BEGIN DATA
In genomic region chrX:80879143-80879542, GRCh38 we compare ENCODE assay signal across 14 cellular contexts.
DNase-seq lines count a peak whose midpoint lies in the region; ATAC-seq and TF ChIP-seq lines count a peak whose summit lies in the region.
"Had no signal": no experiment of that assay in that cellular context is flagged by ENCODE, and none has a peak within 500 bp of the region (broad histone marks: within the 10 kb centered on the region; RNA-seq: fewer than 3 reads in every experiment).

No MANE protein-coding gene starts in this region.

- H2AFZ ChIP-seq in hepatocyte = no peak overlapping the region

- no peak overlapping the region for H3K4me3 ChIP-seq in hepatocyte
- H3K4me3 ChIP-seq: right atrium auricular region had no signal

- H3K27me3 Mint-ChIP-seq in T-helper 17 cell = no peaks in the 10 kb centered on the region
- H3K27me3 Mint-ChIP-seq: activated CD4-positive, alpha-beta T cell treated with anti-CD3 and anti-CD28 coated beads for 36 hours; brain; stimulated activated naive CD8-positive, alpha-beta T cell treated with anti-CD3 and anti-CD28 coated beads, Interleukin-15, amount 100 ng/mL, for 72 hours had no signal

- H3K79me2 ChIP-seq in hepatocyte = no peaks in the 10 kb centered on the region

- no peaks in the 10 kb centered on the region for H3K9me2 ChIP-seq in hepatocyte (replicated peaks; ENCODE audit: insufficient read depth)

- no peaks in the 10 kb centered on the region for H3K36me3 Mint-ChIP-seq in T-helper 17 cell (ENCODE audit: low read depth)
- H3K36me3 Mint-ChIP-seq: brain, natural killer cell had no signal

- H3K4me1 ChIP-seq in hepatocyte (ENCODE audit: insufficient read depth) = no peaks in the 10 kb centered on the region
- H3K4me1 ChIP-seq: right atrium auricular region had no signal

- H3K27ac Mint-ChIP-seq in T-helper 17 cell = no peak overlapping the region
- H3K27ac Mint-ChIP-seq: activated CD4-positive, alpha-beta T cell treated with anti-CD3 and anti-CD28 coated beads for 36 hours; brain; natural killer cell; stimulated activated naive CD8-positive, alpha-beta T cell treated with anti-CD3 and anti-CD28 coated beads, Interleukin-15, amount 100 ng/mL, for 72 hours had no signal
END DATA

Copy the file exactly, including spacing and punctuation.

In genomic region chrX:80879143-80879542, GRCh38 we compare ENCODE assay signal across 14 cellular contexts.
DNase-seq lines count a peak whose midpoint lies in the region; ATAC-seq and TF ChIP-seq lines count a peak whose summit lies in the region.
"Had no signal": no experiment of that assay in that cellular context is flagged by ENCODE, and none has a peak within 500 bp of the region (broad histone marks: within the 10 kb centered on the region; RNA-seq: fewer than 3 reads in every experiment).

No MANE protein-coding gene starts in this region.

- H2AFZ ChIP-seq in hepatocyte = no peak overlapping the region

- no peak overlapping the region for H3K4me3 ChIP-seq in hepatocyte
- H3K4me3 ChIP-seq: right atrium auricular region had no signal

- H3K27me3 Mint-ChIP-seq in T-helper 17 cell = no peaks in the 10 kb centered on the region
- H3K27me3 Mint-ChIP-seq: activated CD4-positive, alpha-beta T cell treated with anti-CD3 and anti-CD28 coated beads for 36 hours; brain; stimulated activated naive CD8-positive, alpha-beta T cell treated with anti-CD3 and anti-CD28 coated beads, Interleukin-15, amount 100 ng/mL, for 72 hours had no signal

- H3K79me2 ChIP-seq in hepatocyte = no peaks in the 10 kb centered on the region

- no peaks in the 10 kb centered on the region for H3K9me2 ChIP-seq in hepatocyte (replicated peaks; ENCODE audit: insufficient read depth)

- no peaks in the 10 kb centered on the region for H3K36me3 Mint-ChIP-seq in T-helper 17 cell (ENCODE audit: low read depth)
- H3K36me3 Mint-ChIP-seq: brain, natural killer cell had no signal

- H3K4me1 ChIP-seq in hepatocyte (ENCODE audit: insufficient read depth) = no peaks in the 10 kb centered on the region
- H3K4me1 ChIP-seq: right atrium auricular region had no signal

- H3K27ac Mint-ChIP-seq in T-helper 17 cell = no peak overlapping the region
- H3K27ac Mint-ChIP-seq: activated CD4-positive, alpha-beta T cell treated with anti-CD3 and anti-CD28 coated beads for 36 hours; brain; natural killer cell; stimulated activated naive CD8-positive, alpha-beta T cell treated with anti-CD3 and anti-CD28 coated beads, Interleukin-15, amount 100 ng/mL, for 72 hours had no signal